07 August 2003 | David Arminas
The London Borough of Haringey's former purchasing boss has defended her decision to advertise for a replacement with no experience in procurement.
Local authority purchasers have attacked the council's recent recruitment advertisement in two national newspapers as a setback for procurement in the sector.
The advert, placed by Veredus Executive Resourcing, said: "You don't need to have worked directly in procurement before", and offered a salary of up to £70,000.
But Sally Brooks, who left the job as head of strategic procurement last week, insisted purchasing experience was not essential.
She told SM: "At this level, you need strategic planning, risk management and change management skills. Frankly, you can pick up procurement. It is not a hugely complex area, especially if you have a good team with experience and knowledge, which we have."
Brooks said she had never had a purely procurement role. "I've never ordered anything in my life, and wouldn't know where to start."
An architect by training, she worked in contract management in the construction sector and was head of property and services at the London Borough of Camden before joining Haringey 18 months ago.
She is proud of the council, which was given top marks by the Audit Commission this year for its procurement achievements.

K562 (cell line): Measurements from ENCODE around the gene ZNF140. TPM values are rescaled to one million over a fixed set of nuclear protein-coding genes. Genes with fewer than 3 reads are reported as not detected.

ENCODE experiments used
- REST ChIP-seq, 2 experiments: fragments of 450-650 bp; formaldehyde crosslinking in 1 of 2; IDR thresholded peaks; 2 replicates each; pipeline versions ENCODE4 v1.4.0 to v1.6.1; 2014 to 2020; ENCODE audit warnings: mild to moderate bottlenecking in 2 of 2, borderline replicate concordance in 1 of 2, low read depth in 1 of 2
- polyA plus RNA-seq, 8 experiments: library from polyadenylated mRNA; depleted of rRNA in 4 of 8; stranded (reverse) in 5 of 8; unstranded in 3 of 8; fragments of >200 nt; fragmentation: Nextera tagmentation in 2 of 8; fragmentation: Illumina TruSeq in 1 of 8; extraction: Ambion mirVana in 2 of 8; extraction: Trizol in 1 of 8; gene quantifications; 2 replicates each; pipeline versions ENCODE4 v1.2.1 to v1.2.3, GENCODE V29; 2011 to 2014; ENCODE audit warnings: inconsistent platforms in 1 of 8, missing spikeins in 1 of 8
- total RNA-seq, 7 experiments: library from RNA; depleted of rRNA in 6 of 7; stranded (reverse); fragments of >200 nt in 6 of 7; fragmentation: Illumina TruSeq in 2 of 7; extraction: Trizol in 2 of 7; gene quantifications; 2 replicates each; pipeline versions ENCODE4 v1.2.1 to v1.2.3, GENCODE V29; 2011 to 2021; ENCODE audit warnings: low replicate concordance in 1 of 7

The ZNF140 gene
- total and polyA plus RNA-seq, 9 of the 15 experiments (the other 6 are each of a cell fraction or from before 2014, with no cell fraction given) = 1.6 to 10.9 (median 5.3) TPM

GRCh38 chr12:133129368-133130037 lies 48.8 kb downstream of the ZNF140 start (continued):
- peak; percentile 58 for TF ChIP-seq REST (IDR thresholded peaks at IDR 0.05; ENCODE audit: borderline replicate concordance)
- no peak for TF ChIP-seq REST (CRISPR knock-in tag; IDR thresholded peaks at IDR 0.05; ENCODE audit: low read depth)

Procurement has helped the council to meet its goals to benefit the local economy, including reducing poverty and environmental needs, she added.
But John Scowen, head of procurement for the London Borough of Havering and chairman of the Society of Procurement Officers in Local Government (Sopo), said the right candidate should have at least some procurement experience, especially at the strategic level.
"You need to know something about the main procurement issues, and unless you have done some purchasing roles before, you are not likely to."
He added: "This may mean that more councils will believe it is alright to appoint non-procurement people into strategic procurement roles."
But Brooks, who this week started work at the Department for Education and Skills, where she is in charge of a £6 billion budget for schools construction in England and Wales, said: "If we had someone with all the other skills and the procurement skills, then that would be a bonus. But the key skills can be found in any number of areas."
The advert also made no mention of CIPS qualifications.
Peter Smith, president of CIPS, said it was "a bit ironic" because the government was calling for more professionalism in central government procurement.
"The Office of Government Commerce is keen on the importance of things like CIPS qualifications, but local government appears to be going in the other direction," he said.